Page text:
“Now we’re absolutely seeing an onslaught attack on disabled peoples’ rights to exist and to have the same opportunities that non-disabled people take for granted.”

kamsandhu —  September 3, 2013 — Leave a comment

by Kam Sandhu @KamBass

As part of our focus on ‘Reclaiming Our Futures’ – the DPAC week of action (29th August – 4th September), we interviewed Simone Aspis from ALLFIE – an organisation fighting for inclusive education for all disabled people. In the first part of the interview, we talk about why the week of action is so important and how the media is playing its part in silencing the attacks on disabled people. 

Simone Aspis Image: DPAC

Simone Aspis Image: DPAC

Why is this week of action so important and why does it need to happen?

“Disabled people are facing enormous attacks on their living standards, their rights to access services, the opportunities that non-disabled people take for granted on a number of fronts. Obviously in terms of cuts, in resources, government’s ideology – it seem very clear the government want to promote services and goods for the elite and not for the community as a whole. They seem to want to be moving much more towards non-disabled people, or for disabled people in segregated provision. And therefore we absolutely want to challenge that, because we’ve had 20-30 years of progress towards inclusion of disabled people and the rights disabled people have. We’re by no means perfect but at least that was increasing. Now we’re absolutely seeing an onslaught attack on disabled peoples’ rights to exist and to have the same opportunities that non-disabled people take for granted.

“The week of activity is really important because it brings disabled people together and we are launching a manifesto that disabled people have written –  on the issues that are very important to us, as a means to promote the rights that disabled people want, the opportunities disabled people want, the things that we want. The same opportunities, the same things that non-disabled people take for granted. So really it’s an opportunity to raise the profile of, not just what disabled people don’t want, but the opportunity to say what we DO want, because a lot of times in the media we don’t get that opportunity.”

So you feel the voice of disabled people is missing a lot in the media? Do you think that has allowed these attacks to happen much more easily?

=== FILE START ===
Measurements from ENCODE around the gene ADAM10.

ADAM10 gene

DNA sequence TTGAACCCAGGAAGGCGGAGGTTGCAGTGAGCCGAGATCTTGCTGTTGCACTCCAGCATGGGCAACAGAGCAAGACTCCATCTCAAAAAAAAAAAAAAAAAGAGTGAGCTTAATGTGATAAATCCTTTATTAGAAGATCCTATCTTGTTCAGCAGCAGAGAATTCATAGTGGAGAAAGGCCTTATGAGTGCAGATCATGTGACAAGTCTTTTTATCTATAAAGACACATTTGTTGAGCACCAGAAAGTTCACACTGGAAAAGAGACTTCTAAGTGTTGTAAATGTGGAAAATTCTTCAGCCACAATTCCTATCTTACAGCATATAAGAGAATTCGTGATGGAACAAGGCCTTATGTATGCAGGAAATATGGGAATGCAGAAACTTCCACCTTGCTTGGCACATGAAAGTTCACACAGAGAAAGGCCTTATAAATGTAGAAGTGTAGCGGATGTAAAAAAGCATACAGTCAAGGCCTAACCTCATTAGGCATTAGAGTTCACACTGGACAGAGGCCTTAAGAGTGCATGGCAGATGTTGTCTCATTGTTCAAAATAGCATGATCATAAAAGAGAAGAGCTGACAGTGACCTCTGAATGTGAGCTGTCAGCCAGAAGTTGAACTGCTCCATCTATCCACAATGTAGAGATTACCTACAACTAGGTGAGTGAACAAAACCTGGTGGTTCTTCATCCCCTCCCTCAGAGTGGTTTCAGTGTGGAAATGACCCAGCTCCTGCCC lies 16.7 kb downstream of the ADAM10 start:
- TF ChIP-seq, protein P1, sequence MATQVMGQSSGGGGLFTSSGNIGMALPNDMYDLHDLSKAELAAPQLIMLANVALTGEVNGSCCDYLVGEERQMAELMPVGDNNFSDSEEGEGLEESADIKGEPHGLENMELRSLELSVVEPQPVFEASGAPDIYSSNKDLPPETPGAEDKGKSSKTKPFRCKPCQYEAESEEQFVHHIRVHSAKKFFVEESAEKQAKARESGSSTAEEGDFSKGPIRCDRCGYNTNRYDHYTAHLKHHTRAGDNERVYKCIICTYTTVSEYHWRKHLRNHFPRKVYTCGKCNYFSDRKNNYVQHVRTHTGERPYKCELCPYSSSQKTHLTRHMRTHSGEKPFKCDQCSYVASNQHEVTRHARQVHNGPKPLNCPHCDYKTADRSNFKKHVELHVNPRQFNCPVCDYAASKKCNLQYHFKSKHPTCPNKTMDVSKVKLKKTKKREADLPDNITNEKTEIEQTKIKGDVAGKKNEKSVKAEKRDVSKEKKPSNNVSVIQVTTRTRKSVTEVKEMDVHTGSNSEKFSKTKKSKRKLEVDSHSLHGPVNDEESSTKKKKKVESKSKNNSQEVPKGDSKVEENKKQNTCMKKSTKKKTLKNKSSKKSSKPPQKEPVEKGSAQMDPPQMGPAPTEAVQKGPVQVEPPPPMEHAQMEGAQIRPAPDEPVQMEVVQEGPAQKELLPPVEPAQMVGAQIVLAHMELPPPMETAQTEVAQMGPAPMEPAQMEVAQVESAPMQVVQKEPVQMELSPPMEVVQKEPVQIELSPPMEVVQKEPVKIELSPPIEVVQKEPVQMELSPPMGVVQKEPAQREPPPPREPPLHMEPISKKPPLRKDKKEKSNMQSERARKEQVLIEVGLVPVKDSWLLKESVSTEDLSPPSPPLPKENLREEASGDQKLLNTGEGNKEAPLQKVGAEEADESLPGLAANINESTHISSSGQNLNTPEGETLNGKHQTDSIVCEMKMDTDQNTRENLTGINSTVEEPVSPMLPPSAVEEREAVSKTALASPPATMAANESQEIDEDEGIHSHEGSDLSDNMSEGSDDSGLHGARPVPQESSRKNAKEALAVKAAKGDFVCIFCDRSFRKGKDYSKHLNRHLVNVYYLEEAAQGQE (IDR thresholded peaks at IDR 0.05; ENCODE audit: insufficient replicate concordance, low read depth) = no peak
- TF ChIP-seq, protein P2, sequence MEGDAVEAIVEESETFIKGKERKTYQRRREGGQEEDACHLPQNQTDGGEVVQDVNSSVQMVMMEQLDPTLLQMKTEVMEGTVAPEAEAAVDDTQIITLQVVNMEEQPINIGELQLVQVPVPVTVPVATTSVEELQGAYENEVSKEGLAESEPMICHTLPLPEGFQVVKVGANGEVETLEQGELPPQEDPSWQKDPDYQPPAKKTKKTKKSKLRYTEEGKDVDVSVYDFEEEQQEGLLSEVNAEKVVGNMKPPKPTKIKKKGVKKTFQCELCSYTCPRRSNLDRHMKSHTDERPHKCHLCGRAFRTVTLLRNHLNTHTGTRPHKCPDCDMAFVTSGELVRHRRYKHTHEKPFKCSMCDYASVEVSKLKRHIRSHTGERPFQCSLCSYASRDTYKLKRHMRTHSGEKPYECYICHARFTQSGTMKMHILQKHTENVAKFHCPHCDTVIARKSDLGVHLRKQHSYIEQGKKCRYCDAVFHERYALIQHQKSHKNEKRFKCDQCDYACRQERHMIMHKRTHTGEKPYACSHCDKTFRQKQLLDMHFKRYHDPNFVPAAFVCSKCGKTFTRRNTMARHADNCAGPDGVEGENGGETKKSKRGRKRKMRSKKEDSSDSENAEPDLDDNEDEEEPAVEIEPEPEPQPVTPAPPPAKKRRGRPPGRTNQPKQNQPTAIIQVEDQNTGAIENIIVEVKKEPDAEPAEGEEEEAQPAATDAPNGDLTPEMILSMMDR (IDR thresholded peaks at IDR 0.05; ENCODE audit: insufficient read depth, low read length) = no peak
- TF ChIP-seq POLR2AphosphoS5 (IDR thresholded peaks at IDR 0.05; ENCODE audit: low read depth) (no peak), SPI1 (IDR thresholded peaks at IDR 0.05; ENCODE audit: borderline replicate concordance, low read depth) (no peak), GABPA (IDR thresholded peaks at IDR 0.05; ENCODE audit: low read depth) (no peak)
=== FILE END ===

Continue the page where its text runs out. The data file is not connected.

“Absolutely. It’s quite shocking, for example that the Children and Families Bill, the special education needs provisions that are going through parliament are attacking disabled peoples’ rights to inclusive education, watering down disabled peoples’ rights to access mainstream education, increasing segregated provision for disabled children and young people against the wishes of themselves, the families and the disabled peoples’ movement.



“In no way does parliament or government see that they need to speak to disabled people themselves. So for example, ALLFIE is the only organisation run by disabled people that promotes education. When parliament was seeking evidence about the Children and Families Bill and what the impact of the special needs provision will be on disabled children and young people, not one organisation of disabled people were invited to give oral evidence or written evidence. That Is quite shocking. Lord Nash has refused to meet us a number of times, as the only organisation of disabled people for education. Like welfare reform, when you look at the special education needs provisions, the voice of disabled people ain’t there in the education reforms.

“So the week of action is well, if the government don’t want to be seeking our views, we’ve got no other choice but to take them to the appropriate departments and government.”

How have the media approached the attacks on disabled people and welfare? 

“The view is that it is clear that the media is driving the whole welfare reform agenda and how much disabled people seem to be scrounging off the system where clearly disabled people are not scrounging off the system, because when you look at what disabled people are wanting, in terms of a level playing field, opportunities to work, the opportunity to access mainstream education, the opportunity to have decent housing, to have the assistance that they need in order to access the same opportunities that non-diabled people take for granted, well, I don’t see how disabled people are asking for any more than anyone else in this society.

“The media are actually portraying disabled people in a way that is completely outrageous and completely against the things that we do want and why we want them.”

Look out for the second part of this interview on Thursday.

If you would like to sign ALLFIE’s six demands, find out more about ther campaigns or contact ALLFIE e-mail or visit their site through:




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